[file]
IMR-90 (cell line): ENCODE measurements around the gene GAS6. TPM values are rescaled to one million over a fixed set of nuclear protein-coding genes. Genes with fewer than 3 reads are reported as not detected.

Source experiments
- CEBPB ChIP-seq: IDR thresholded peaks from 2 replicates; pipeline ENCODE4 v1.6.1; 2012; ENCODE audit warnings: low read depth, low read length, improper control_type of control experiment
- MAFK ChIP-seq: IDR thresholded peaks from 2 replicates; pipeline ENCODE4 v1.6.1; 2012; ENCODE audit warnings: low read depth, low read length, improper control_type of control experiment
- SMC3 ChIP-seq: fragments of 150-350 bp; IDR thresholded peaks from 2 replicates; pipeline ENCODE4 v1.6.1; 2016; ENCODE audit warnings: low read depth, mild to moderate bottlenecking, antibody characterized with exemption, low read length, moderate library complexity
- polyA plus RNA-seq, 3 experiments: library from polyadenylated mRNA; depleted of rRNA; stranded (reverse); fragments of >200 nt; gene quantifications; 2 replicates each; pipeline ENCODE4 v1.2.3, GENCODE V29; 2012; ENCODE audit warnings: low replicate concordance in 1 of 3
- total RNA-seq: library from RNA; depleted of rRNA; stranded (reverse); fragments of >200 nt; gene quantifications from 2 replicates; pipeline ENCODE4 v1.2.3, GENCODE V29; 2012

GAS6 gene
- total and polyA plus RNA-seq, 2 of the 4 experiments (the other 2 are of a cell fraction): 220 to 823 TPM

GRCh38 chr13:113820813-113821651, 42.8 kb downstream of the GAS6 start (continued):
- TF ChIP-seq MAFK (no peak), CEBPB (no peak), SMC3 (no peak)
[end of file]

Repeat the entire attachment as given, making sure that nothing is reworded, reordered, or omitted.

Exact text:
IMR-90 (cell line): ENCODE measurements around the gene GAS6. TPM values are rescaled to one million over a fixed set of nuclear protein-coding genes. Genes with fewer than 3 reads are reported as not detected.

Source experiments
- CEBPB ChIP-seq: IDR thresholded peaks from 2 replicates; pipeline ENCODE4 v1.6.1; 2012; ENCODE audit warnings: low read depth, low read length, improper control_type of control experiment
- MAFK ChIP-seq: IDR thresholded peaks from 2 replicates; pipeline ENCODE4 v1.6.1; 2012; ENCODE audit warnings: low read depth, low read length, improper control_type of control experiment
- SMC3 ChIP-seq: fragments of 150-350 bp; IDR thresholded peaks from 2 replicates; pipeline ENCODE4 v1.6.1; 2016; ENCODE audit warnings: low read depth, mild to moderate bottlenecking, antibody characterized with exemption, low read length, moderate library complexity
- polyA plus RNA-seq, 3 experiments: library from polyadenylated mRNA; depleted of rRNA; stranded (reverse); fragments of >200 nt; gene quantifications; 2 replicates each; pipeline ENCODE4 v1.2.3, GENCODE V29; 2012; ENCODE audit warnings: low replicate concordance in 1 of 3
- total RNA-seq: library from RNA; depleted of rRNA; stranded (reverse); fragments of >200 nt; gene quantifications from 2 replicates; pipeline ENCODE4 v1.2.3, GENCODE V29; 2012

GAS6 gene
- total and polyA plus RNA-seq, 2 of the 4 experiments (the other 2 are of a cell fraction): 220 to 823 TPM

GRCh38 chr13:113820813-113821651, 42.8 kb downstream of the GAS6 start (continued):
- TF ChIP-seq MAFK (no peak), CEBPB (no peak), SMC3 (no peak)